Fourth, the Obama Doctrine makes it clear that human life is not sacred and that due process, the hallmark of western legal traditions, is now superseded by the unilateral right of key decisionmakers to kill potential, as well as actual, enemies of the United States. To paraphrase the old definition of the state as that institution that holds the monopoly of the legitimate use of force, the state now holds the monopoly of legitimate use of murder.

In the end, the oft quoted remark by General William Westmoreland about the Vietnamese enemy in the 1960s may more accurately be restated: “The United States government does not put the same high price on human life as other countries.”

Fortunately for progressives, mass movements exist that show the world that many Americans do not stand with their government’s use of violence. Progressives oppose mass murder, targeted executions, the death penalty anywhere, and despicable drone warfare. Progressives also respect the right and responsibilities of others to choose their own political destinies.

Tuesday, October 4, 2011


Harry Targ

In this age of tweets, sound bites, and short-hand references to broad and complicated swaths of history, what political scientist Murray Edelman called “symbolic” politics, becomes “real” politics. Three symbols represent politics today; “drones,” “banks,” and “multitudes.”

Drones refer metaphorically to state-directed murder, often using the latest technology to target and assassinate those who have been defined by officials as the enemy or as threats to society, or just plain criminals. Based on recommendations by key decision-makers, civilian, military, and police, the U.S. has increasingly relied on new high-tech instruments of murder. Drones, smart bombs, and chemicals are used to kill, maim, and disable people abroad and at home with little or no threat to the safety of the personnel pushing the buttons, dropping the bombs, or spraying the victims. These newer forms of murder continue to be paralleled by a variety of police beatings and shootings and executions sanctified by governments attributing crime to the poor and people of color. The 21st century nation-state, to paraphrase sociologist Max Weber’s original definition, is the organization that holds the monopoly of the “legitimate” implementation of murder.

Banks are real but as symbols refer to a capitalist economic system which organizes workers to generate wealth which is increasingly appropriated by the few. In reality, the industrial revolution of the nineteenth century saw huge manufacturing corporations mobilizing working classes and stealing the wealth that they produced. When rates of profit began to decline the corporate elites collaborated with the heads of banks, institutions which at one time served as the accountants and vaults for accumulated profits. Great mergers of manufacturing and banking capital in the early twentieth century and more so since the 1970s contributed to a new kind of capitalist economy based on finance. Most transactions now are speculative: buying and selling stocks and bonds, the creation of hedge funds, and real estate and insurance investments. Banks and investment houses are global. They produce enormous profit without creating useful products for people to use or consume. And, the banking metaphor represents a vision of an economic system that has become grotesquely unequal.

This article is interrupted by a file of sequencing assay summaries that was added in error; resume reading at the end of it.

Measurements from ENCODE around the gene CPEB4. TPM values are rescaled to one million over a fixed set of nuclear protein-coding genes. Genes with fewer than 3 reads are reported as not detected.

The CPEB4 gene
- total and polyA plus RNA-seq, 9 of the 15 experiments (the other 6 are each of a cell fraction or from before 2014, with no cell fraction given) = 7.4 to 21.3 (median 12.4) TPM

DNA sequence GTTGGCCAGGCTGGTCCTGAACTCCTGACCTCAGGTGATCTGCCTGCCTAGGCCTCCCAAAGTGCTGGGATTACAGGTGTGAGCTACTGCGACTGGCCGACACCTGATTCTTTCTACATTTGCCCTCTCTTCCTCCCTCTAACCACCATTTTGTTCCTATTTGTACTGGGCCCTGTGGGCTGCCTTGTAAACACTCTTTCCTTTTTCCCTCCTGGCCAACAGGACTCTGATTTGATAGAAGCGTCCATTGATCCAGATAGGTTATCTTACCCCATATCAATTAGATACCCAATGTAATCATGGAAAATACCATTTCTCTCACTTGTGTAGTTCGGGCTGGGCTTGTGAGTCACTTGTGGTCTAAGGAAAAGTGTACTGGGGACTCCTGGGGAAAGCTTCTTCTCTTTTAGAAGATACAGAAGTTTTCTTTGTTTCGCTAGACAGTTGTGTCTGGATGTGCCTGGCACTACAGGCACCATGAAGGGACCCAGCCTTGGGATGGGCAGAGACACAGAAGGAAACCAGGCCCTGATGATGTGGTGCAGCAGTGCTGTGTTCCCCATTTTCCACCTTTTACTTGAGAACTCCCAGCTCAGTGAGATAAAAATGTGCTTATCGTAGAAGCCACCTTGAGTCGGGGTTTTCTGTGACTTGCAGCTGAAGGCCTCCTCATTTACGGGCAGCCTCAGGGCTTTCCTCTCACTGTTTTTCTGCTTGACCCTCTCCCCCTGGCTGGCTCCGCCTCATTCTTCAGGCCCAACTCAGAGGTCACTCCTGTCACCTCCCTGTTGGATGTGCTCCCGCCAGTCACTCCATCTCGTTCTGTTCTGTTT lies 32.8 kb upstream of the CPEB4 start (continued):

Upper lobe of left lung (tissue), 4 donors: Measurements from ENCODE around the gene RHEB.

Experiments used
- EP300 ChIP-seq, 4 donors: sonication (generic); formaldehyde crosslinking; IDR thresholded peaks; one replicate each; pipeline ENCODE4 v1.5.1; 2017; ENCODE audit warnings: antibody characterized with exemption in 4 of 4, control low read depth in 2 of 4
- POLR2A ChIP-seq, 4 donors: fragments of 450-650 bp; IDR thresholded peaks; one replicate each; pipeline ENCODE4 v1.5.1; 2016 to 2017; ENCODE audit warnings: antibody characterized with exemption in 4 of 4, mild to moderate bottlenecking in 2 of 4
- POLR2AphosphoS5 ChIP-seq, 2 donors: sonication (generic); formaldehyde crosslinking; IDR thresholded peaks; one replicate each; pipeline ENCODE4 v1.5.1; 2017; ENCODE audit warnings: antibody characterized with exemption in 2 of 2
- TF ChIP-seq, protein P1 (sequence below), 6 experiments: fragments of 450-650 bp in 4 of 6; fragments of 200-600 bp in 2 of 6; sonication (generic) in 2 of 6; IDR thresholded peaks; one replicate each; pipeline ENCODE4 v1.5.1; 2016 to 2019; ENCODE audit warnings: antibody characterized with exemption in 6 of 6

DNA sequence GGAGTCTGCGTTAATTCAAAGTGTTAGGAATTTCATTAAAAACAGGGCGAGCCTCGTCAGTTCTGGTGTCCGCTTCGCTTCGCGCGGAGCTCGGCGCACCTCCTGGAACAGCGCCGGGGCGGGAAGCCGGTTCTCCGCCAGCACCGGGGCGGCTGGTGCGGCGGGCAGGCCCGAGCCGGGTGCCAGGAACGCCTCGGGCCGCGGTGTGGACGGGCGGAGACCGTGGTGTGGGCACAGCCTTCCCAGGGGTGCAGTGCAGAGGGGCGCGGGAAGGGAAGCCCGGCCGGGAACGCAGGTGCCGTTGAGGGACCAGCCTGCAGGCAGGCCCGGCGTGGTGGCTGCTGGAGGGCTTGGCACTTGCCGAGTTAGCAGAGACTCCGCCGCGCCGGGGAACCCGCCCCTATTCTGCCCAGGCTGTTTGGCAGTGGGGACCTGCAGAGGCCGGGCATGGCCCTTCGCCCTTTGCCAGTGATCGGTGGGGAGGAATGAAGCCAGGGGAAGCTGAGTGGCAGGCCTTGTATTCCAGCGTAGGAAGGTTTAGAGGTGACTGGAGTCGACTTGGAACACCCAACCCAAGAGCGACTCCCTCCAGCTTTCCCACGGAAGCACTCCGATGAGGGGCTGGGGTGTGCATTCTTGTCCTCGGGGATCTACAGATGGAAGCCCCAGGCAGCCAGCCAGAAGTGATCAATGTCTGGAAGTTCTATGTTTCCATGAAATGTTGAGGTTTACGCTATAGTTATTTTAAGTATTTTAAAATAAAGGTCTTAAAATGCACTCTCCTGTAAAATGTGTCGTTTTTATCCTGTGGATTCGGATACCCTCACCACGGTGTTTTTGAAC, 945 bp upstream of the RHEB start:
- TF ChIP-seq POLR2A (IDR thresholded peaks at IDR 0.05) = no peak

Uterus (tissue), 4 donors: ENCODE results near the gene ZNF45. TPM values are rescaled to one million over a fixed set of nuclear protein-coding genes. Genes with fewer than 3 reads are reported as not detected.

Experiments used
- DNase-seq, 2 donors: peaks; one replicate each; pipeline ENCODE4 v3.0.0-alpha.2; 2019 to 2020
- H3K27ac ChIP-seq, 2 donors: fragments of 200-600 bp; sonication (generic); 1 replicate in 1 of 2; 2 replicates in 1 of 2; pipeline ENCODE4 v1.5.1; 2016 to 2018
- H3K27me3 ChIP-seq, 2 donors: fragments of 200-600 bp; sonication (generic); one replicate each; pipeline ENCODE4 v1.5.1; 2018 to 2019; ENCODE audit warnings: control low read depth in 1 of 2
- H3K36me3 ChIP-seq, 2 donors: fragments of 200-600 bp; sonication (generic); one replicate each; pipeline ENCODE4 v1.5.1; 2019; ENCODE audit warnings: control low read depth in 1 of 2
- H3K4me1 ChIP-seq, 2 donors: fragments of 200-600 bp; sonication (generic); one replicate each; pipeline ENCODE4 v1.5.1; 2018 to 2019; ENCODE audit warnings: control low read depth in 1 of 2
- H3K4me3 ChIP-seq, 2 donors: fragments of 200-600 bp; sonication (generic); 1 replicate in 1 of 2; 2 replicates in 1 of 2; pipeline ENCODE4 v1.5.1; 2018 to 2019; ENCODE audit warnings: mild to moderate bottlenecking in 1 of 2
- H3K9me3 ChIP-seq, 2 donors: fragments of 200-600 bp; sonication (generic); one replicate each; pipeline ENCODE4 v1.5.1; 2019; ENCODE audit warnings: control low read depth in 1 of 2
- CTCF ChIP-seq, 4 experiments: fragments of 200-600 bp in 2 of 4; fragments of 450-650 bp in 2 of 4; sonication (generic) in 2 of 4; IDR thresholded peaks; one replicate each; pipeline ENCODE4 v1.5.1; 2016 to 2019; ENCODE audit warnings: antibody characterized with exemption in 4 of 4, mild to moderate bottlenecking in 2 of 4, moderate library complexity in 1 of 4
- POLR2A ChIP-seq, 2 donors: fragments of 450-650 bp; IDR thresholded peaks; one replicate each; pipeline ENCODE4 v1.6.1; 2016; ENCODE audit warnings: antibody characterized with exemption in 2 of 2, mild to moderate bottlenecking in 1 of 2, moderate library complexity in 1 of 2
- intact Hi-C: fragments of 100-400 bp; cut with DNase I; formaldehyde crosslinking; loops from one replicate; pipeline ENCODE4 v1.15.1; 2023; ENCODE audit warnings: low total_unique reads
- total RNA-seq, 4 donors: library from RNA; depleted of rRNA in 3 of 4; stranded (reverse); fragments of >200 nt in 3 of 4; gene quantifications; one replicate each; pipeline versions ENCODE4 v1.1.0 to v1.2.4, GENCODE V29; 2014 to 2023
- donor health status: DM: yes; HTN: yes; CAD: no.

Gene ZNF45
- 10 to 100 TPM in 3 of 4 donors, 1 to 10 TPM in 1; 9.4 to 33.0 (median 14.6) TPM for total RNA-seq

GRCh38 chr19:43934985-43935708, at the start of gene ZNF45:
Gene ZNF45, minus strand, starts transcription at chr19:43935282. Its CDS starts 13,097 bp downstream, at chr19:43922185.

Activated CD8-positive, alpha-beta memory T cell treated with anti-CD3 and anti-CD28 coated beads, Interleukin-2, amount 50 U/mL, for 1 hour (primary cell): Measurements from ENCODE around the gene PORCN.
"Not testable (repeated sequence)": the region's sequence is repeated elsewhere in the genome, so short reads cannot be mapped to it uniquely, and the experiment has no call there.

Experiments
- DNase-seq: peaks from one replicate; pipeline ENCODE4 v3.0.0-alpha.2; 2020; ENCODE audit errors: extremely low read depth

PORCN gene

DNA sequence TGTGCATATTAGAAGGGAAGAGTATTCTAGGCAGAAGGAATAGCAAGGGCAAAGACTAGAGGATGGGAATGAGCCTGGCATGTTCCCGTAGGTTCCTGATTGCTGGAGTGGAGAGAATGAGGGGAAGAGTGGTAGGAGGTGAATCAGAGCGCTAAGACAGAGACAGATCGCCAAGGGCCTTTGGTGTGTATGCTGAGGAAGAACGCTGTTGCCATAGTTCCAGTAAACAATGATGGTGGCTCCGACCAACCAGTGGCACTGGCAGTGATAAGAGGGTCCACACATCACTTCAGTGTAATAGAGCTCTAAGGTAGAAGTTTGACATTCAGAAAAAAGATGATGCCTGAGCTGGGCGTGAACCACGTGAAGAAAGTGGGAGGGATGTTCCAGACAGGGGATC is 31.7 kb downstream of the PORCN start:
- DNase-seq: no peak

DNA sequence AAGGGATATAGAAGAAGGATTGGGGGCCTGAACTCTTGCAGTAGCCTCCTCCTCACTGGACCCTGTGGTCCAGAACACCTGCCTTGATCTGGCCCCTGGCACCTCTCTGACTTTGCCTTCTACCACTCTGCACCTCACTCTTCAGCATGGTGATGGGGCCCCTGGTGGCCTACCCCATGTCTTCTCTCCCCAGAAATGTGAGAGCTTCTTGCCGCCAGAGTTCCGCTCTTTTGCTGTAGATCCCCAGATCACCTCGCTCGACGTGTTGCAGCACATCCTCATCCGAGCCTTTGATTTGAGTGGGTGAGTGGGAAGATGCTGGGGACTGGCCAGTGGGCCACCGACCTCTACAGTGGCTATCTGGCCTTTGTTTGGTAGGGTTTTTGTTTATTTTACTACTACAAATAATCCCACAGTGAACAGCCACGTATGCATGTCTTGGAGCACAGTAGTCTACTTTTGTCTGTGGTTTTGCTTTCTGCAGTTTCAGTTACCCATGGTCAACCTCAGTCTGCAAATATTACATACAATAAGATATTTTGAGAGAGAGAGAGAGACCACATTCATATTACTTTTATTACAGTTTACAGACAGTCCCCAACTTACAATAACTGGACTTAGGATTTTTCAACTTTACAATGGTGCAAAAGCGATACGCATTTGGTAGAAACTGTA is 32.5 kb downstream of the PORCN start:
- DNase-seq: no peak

The third metaphor, the multitudes (borrowed from abstract formulations by Italian theorist Antonio Negri) refers to the rising up of masses of people-- the traditional working class, the unemployed, youth without hope, youth with vision, women long oppressed, people of all races, and people who clean streets or live on them, serve coffee at Starbucks, and even write software programs for big corporations. The multitudes, Negri suggests, represent the underside of a new global order, an economic empire that traverses the earth bursting out of its national and sovereign boundaries.

Drones and banks represent both the coercive and the manipulative power of capitalism. Americans see examples of each on television or computer screens every day. Just in the last two weeks U.S. drones killed U.S. citizen Anwar Al-Awlaki in Yemen. Troy Davis, despite evidence raising reasonable doubt that he was guilty of a murder, was executed by the state of Georgia. And, the Bureau of the Census reported the rise of rates of poverty not seen in the United States since the 1990s and numbers of persons living in poverty larger than any time since the 1960s.

What is also becoming a regular feature of our electronic experience is resistance, anger, and collective mobilization. This is occurring all across the globe--Arab spring; student protest in Santiago, Chile; angry Israeli citizens; workers in Athens, Greece; students and public workers in Madison, Wisconsin, Columbus, Ohio, and Indianapolis, Indiana--and now undifferentiated groups occupying Wall Street and metaphorical Wall Streets around the United States.

It is unclear what will come of all of this except that the contradictions between drones and banks versus the multitudes is becoming more clear and that the transformation of society that is so desperately needed just might be emerging. Hope so.